In Part 1 of The Three Digits to Ditch Blog Series I suggested that you step away from your scale and stop the daily weigh-in. (READ MORE HERE). Instead, set a positive tone for your day and improve your mood by calling your cousin or texting a friend. Exchange your daily, agonizing ritual of weight assessment with something more encouraging and discover the relief that follows when you DITCH THOSE DIGITS.
Now that you’re already practicing separation from the scale, why not abandon another number? SIZE.
Dropping the drama over dress size (along with bra size, waist circumference and every other arbitrary body measurement) is a freeing step towards loving your body and ending your food fears. Clothing size is merely a retail store convenience. It gives shoppers a simple (though not foolproof) way to find the pair of pants most likely to fit their body without spending hours trying on the entire rack. While it’s easy to forget these days, measurements report inches and centimeters – not morality. You aren’t BAD if you’ve decreased in bra size, or GOOD if you’ve sized up in shorts. This is great news because it means that whether you’re wearing a 14 or sporting a 0 – you can do so without shame.
You see, the numerical value sewn into your skirt doesn’t dictate your quality of life. But, your obsession with it just might. Preoccupation with size can be a paralyzing mindset that keeps women from experiencing peace and joy. When you are narrowly focused on squeezing into (or filling out) a certain size, there’s little brain space left to ponder the more fascinating or urgent matters of the world. Trust me, I’ve been there. Similar to weight obsession, fixation on size is dangerous because it attaches your significance as a human to an insignificant number. Consequently, when you believe that value decreases as waist circumference increases it’s likely you’ll try to take matters into your own hands – desperately attempting to shed a few inches by any means necessary like restriction, over-exercising, diet pills and other quick “fixes.” What’s more, those attempts to slim down might actually backfire predisposing you to binges and compulsive eating behaviors.
Have you ever considered that humans are the only living creatures who identify themselves by body measurements and alter their behavior around food and activity accordingly? Giraffes don’t skip breakfast or run laps because their beautiful coat is feeling a bit snug. Yet, many a woman has wearied herself attempting to fit into a smaller dress. Most animals behave instinctively. They eat when they are hungry, stop when they are full and move when they are motivated. Their actions are based on natural inclinations or environmental threats – not aspirational measurements. Humans are the only mammals who regularly consult with one another for permission and instruction before preparing their meals or moving their bodies. This dependence on others (namely diet and fitness “experts”) rather than intuition, is an obvious result of our fraught desire to conform to societal dictates regarding body size and shape.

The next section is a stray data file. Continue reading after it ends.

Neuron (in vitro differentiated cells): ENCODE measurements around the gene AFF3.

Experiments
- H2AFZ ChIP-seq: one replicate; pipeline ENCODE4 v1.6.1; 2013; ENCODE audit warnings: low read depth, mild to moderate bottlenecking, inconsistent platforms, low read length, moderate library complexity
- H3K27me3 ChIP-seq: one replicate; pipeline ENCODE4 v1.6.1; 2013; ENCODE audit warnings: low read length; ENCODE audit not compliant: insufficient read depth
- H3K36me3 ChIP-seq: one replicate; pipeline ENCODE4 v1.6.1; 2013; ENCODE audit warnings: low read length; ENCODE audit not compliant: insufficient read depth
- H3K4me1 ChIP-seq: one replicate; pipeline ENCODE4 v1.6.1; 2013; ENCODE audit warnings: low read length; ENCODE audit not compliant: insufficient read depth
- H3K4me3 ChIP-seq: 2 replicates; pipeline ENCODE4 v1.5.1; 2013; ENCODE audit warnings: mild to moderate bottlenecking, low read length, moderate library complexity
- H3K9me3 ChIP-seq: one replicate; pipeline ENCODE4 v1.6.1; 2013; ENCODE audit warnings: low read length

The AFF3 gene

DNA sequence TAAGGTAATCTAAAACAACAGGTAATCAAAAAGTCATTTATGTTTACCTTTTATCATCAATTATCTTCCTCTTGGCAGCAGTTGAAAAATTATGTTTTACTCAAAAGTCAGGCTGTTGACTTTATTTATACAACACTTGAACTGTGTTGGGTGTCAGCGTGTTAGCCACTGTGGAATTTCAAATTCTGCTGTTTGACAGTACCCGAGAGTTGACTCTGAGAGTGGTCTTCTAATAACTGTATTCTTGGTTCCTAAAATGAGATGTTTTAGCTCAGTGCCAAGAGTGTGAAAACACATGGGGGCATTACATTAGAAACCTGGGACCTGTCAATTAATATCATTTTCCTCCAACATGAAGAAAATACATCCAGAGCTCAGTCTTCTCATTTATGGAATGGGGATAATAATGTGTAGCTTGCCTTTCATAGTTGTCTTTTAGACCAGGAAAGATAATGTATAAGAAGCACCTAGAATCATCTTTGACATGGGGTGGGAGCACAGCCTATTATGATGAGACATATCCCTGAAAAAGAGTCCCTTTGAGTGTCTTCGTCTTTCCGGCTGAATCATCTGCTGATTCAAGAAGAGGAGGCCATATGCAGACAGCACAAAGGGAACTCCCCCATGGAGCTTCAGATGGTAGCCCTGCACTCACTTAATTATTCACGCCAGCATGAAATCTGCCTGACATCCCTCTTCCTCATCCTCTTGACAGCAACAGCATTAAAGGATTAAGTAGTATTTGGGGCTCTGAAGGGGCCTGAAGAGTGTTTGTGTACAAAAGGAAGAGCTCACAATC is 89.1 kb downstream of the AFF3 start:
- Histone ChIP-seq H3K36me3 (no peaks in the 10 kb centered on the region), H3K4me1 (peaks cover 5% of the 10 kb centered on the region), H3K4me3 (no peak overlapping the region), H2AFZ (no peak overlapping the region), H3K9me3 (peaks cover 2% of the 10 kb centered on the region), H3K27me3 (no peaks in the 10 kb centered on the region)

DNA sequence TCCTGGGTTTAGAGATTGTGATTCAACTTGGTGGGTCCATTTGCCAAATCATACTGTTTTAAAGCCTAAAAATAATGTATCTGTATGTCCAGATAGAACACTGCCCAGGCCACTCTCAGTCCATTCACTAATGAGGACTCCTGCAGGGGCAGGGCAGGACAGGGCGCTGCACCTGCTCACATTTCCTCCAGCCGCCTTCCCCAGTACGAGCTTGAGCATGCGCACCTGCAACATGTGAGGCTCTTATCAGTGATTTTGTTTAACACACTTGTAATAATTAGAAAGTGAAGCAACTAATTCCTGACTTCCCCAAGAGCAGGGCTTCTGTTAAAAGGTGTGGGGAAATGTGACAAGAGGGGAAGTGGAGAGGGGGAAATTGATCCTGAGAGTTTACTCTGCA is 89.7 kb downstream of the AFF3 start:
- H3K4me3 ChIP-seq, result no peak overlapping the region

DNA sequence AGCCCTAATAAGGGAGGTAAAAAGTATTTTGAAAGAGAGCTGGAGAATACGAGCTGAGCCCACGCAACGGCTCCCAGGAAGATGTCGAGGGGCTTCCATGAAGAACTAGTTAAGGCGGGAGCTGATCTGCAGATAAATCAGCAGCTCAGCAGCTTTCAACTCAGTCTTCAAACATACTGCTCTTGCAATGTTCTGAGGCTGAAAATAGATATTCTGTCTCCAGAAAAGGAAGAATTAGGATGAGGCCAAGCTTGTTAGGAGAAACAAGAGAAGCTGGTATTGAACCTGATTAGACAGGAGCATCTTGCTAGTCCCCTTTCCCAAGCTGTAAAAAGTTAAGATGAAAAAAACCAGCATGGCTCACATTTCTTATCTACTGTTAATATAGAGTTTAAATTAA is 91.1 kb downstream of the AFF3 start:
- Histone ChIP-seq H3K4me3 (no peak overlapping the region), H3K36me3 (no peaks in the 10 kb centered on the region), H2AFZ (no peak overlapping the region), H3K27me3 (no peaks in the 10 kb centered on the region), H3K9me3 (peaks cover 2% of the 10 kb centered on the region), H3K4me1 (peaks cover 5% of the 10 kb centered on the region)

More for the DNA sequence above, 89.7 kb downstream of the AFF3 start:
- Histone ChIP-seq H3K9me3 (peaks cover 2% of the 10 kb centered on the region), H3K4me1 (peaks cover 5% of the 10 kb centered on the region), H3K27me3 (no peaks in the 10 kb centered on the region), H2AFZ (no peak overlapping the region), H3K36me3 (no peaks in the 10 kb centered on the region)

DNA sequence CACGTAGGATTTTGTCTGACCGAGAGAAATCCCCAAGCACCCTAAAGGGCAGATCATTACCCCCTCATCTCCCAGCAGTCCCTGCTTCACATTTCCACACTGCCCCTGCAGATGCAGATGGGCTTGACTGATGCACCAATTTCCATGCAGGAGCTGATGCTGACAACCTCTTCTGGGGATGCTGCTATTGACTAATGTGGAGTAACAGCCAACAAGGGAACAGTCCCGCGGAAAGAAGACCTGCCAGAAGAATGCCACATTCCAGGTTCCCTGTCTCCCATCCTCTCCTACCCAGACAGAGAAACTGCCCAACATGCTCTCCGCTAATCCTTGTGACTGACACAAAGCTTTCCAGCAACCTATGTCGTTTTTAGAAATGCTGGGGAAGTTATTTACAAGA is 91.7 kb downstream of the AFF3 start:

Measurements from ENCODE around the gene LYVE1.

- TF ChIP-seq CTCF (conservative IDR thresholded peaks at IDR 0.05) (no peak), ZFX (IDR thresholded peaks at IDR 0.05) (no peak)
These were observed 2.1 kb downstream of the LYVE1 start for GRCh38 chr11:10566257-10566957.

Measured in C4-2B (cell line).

Cultural conditioning has done women a great disservice when it comes to body measurements. The media typically presents “straight sized” (that’s sizes 0-4) models with few curves and minimal body fat. And while plus or “curvy sized” models (usually size 8 and larger) have finally begun their transition into mainstream marketing, it hasn’t been without a fight. The homogenous beauty standards we are confronted with in magazines, store windows, and television shows have both created and confirmed the common belief that size is synonymous with attractiveness. But, it’s simply not true!
Our bodies aren’t factory made replicas. They’re original masterpieces. So, no matter your measurements, be confident in who you are and rock your shape. If you want to feel great in the skin you’re in: Accept your present size. Wear clothing that fits and feels great. Choose styles and colors you love. Accessorize with your own unique touches. Take care of your body by feeding and moving it in enjoyable ways. Be kind to yourself. Smile.
AND – if you must focus on a size, then make it the size of your heart and your mind. Try new things, meet interesting people, have a meal with friends, serve your community, read a novel, enjoy a sunset, climb a mountain or visit a museum. But, please don’t spend another second sucking in, starving, or striving for the sake of a silly number.
Do you worry about your clothing size and body measurements? If so, why? What sort of activities do you do to build your heart and mind? Leave a comment or send me an email.